"Sanjaya said, 'Whilst Duryodhana, O king, was repeatedly roaring in this strain, Vasudeva, filled with wrath, said these words unto Yudhishthira, "What rash words hast thou spoken, O king, to the effect, 'Slaying one amongst us be thou king among the Kurus.' If, indeed, O Yudhishthira, Duryodhana select thee for battle, or Arjuna, or Nakula, or Sahadeva (what will be the consequence)? From desire of slaying Bhimasena, O king, for these thirteen years hath Duryodhana practised with the mace upon a statue of iron! How then, O bull of Bharata's race, will our purpose be achieved? From compassion, O best of kings, thou hast acted with great rashness! I do not at this moment behold a match (for Duryodhana) except Pritha's son Vrikodara! His practice, again, with the mace, is not so great! Thou hast, therefore, once more allowed a wretched game of chance to commence as that one in former days between thyself and Shakuni, O monarch! Bhima is possessed of might and prowess. King Suyodhana, however, is possessed of skill! In a contest between might and skill, he that is possessed of skill, O king, always prevails! Such a foe, O king, thou hast, by thy words, placed in a position of ease and comfort! Thou hast placed thine own self, however, in a position of difficulty. We have, in consequence of this, been placed in great danger! Who is there that would abandon sovereignty within grasp, after having vanquished all his foes and when he hath only one foe to dispose of and that one plunged in difficulties? I do not see that man in the world today, be he a god, who is competent to vanquish the mace-armed Duryodhana in battle! Neither thou nor Bhima, nor Nakula nor Sahadeva, nor Phalguna, is capable of vanquishing Duryodhana in fair fight! King Duryodhana is possessed of great skill! How then, O Bharata, canst thou say unto such a foe words such as these, 'Fight, selecting the mace as thy weapon, and if thou canst slay one amongst us, thou shalt then be king?' If Duryodhana encounters Vrikodara amongst us wishing to fight fairly with him, even then our victory would be doubtful. Duryodhana is possessed of great might and great skill. How couldst thou say unto him, 'Slaying only one amongst us be thou king'? Without a doubt, the offspring of Pandu and Kunti are not destined to enjoy sovereignty! They were born for passing their lives in continued exile in the woods or in mendicancy!"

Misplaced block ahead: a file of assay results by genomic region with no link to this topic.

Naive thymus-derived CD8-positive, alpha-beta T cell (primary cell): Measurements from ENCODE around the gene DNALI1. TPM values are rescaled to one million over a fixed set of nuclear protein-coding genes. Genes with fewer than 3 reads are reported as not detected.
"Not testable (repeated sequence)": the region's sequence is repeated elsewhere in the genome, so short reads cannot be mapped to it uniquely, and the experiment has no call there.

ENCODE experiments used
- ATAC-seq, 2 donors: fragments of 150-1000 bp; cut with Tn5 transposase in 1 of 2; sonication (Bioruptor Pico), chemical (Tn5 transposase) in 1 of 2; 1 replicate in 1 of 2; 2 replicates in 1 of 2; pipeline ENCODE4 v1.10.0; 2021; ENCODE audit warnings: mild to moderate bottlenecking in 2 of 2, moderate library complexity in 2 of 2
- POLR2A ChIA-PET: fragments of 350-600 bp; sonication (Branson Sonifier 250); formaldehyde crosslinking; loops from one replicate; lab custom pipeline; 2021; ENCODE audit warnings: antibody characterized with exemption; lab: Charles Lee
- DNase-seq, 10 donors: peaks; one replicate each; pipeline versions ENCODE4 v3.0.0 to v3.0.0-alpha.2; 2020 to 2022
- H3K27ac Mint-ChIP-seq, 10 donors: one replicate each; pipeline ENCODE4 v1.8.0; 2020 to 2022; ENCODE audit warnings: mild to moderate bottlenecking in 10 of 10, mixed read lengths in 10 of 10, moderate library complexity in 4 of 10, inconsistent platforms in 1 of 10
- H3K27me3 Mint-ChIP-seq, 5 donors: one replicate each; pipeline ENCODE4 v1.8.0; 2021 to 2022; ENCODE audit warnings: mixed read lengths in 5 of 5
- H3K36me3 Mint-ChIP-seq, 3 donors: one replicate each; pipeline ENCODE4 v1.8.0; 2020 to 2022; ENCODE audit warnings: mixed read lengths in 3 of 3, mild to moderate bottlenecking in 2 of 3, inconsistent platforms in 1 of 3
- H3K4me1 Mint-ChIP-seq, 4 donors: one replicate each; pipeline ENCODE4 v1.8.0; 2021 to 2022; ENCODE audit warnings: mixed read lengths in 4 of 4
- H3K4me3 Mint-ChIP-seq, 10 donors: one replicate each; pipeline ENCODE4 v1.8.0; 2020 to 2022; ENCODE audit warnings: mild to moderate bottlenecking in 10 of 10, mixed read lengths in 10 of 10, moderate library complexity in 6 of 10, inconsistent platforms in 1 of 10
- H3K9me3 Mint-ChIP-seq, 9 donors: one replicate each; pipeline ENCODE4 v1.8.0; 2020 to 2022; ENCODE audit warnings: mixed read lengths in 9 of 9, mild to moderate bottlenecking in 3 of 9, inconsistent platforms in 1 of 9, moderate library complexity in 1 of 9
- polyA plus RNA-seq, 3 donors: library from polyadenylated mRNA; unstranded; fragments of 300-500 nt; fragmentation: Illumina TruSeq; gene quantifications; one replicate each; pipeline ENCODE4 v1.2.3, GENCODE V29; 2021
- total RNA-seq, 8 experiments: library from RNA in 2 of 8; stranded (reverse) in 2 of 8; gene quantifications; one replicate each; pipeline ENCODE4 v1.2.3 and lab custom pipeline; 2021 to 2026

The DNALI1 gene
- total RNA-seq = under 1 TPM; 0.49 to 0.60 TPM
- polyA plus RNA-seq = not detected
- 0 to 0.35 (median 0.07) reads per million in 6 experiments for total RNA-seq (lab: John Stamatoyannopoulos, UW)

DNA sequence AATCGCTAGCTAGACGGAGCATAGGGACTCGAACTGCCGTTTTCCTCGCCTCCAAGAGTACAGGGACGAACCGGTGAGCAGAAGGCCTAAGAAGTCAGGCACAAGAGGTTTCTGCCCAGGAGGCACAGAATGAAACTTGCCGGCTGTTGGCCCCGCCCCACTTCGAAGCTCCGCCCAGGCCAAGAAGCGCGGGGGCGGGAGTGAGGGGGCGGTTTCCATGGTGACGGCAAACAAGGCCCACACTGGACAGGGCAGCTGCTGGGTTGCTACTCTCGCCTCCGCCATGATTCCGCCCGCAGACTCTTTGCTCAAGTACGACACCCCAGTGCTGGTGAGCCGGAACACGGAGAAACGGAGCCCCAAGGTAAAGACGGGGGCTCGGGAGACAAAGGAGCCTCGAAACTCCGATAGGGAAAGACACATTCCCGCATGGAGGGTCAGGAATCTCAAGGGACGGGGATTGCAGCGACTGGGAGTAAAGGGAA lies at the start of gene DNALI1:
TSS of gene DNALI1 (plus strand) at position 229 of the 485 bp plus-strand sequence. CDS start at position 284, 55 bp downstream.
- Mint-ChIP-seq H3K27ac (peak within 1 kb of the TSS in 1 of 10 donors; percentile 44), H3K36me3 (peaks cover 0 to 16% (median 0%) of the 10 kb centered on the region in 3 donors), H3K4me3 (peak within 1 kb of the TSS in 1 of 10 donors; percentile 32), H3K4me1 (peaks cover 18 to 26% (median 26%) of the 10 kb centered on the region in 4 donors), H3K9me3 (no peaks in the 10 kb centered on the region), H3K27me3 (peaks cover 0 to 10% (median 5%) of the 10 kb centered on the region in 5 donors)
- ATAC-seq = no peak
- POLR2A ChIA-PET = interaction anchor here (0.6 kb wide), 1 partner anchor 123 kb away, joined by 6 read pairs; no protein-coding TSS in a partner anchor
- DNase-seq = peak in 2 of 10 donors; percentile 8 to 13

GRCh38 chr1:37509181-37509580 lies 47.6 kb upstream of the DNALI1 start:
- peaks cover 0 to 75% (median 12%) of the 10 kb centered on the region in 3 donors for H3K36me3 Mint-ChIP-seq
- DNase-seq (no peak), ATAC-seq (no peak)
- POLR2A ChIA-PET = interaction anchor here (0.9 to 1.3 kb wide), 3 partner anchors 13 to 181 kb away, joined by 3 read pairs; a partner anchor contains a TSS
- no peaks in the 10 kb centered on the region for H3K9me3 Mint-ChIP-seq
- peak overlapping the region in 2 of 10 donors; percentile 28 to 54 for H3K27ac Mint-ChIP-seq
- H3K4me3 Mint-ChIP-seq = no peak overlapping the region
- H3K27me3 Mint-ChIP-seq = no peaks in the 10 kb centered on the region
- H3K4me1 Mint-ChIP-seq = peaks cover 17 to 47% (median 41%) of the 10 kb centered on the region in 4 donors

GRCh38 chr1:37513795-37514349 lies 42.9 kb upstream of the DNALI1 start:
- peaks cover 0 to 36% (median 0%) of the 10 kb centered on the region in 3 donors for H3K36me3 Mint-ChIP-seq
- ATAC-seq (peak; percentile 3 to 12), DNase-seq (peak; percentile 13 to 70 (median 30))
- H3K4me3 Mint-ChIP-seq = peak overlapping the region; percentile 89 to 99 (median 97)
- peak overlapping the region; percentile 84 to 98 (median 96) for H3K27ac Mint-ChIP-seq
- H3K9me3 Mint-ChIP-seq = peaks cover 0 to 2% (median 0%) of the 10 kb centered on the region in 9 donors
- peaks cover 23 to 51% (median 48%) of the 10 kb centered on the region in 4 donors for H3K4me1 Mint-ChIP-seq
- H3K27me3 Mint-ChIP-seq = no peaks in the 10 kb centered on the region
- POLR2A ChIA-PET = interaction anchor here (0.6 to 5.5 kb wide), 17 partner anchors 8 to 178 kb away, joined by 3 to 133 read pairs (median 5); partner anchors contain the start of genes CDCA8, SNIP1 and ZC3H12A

"'Bhimasena said, "O slayer of Madhu, do not, O delighter of the Yadus, give way to sorrow! However, difficult to reach it, I shall today reach the end of these hostilities! Without doubt, I shall slay Suyodhana in battle! It appears, O Krishna, that the victory of Yudhishthira the just is certain! This mace of mine is heavier than Duryodhana's by one and a half times! Do not, O Madhava, give way to grief! I dare fight him, selecting the mace as the weapon! Let all of you, O Janardana, stand as spectators of the encounter! What do you say of Suyodhana, I would fight with the three worlds including the very gods, even if they be armed with every kind of weapon!"'